As for life in Russia, the basic liberties that we enjoy here in the United States are simply not present. The Communist Party dominates all aspects of Russian life. Everything is controlled by the government, which regulates education, and all means of communication. And all information going out to foreign countries is subject to censorship.
Internationally. Putin is not someone to be trifled with. And he is no friend of the USA. Putin recently issued a threat to target the United States with ostensibly invincible hypersonic nuclear-capable missiles if the U.S. deploys intermediate-range ballistic missiles to Europe. Putin’s threat was in response to our withdrawal from the Intermediate-Range Nuclear Forces (INF) treaty, which the United States has long accused Russia of violating. Putin of course claimed those accusations were false.
The Russian people are subdued and guarded in what they say to visitors from other countries. But several citizens steered me away from going too close to the Federal Security Service (formerly called KGB) building in St. Petersburg telling me that I would be videoed and possibly arrested without cause if I got too close to the building. Paranoia among the Russian controllers (secret police) of the people is prevalent.
Destroying freedom of the press has always been the first step for dictators and tyrants. A position paper from Reporters Without Borders in March 2018 noted that Russia is now ranked 148th out of 180 countries in its World Press Freedom Index.
Below is just a bit of this damning report:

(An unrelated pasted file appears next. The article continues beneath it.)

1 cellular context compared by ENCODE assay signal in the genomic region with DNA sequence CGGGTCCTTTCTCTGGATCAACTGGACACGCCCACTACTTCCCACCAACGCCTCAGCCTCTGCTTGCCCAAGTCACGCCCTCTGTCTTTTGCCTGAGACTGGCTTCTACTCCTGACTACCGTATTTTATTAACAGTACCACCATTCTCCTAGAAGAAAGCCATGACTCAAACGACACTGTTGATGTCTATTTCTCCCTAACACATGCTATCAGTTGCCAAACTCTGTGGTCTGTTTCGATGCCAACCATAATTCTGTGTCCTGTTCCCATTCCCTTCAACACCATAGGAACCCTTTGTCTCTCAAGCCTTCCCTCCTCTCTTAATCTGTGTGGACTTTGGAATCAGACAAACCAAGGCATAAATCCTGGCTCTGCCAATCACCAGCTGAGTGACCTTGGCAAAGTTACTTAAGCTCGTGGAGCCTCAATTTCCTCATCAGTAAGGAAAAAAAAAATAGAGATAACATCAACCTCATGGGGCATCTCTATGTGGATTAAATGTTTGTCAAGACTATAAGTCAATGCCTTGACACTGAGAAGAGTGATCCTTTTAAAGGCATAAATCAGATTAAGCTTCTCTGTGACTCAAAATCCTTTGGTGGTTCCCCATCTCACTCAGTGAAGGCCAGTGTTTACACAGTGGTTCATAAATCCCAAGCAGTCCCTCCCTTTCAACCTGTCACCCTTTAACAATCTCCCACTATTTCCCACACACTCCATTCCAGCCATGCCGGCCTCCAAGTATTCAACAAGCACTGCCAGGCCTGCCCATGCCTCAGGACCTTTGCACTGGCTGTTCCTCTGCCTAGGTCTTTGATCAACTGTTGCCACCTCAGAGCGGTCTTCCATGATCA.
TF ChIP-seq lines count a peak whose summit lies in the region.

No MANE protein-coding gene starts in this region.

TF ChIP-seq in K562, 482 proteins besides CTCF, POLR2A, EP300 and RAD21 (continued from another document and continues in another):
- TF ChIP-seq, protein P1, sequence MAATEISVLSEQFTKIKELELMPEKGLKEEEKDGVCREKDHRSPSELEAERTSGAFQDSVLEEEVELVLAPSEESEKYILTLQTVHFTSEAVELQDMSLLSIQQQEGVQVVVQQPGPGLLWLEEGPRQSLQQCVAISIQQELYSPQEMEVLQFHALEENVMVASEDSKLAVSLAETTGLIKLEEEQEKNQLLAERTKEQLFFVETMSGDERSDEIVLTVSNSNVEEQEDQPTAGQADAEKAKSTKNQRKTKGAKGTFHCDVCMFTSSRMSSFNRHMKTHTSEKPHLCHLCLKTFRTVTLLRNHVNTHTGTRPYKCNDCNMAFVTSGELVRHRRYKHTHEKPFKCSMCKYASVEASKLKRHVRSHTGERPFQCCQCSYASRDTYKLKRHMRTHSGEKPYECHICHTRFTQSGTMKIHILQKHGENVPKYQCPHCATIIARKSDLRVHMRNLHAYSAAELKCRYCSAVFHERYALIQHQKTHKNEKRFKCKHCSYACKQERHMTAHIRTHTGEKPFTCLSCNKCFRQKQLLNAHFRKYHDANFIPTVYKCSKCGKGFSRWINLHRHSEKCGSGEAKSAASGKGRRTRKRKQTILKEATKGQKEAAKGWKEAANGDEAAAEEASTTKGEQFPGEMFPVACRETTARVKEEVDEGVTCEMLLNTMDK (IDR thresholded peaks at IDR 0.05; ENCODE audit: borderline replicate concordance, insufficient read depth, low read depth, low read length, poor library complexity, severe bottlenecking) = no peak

National TV broadcasting since 2001 in Russia has been brought under government control. The television channels with the most viewers are now majority-owned by the state or by the state-owned company Gazprom. … these (puppet) channels pump out propaganda that fuel a climate of hate and paranoia towards civil society and drag down journalistic standards.
At least 34 media professionals have been killed in connection with their work in Russia since 2000. In the overwhelming majority of these cases, the investigations have gone nowhere, and the masterminds have not been identified. With five journalists killed, the independent newspaper Novaya Gazeta has paid a particularly high price and continues to receive threats.
When I finally exited Russia, it was with a tremendous sense of relief after my passport underwent intense scrutiny by police on the border. It was a chilling experience.
My visit to Eastern Europe and Russia netted one stark reminder: Nothing is more important for all of us here in the USA to remember than that we must remain dedicated to preserving the freedoms and principles inherent in the United States Constitution. One man rule and/or one party rule is a recipe for disaster.
Joseph Batory in the author of three books and regularly writes commentary about politics and education.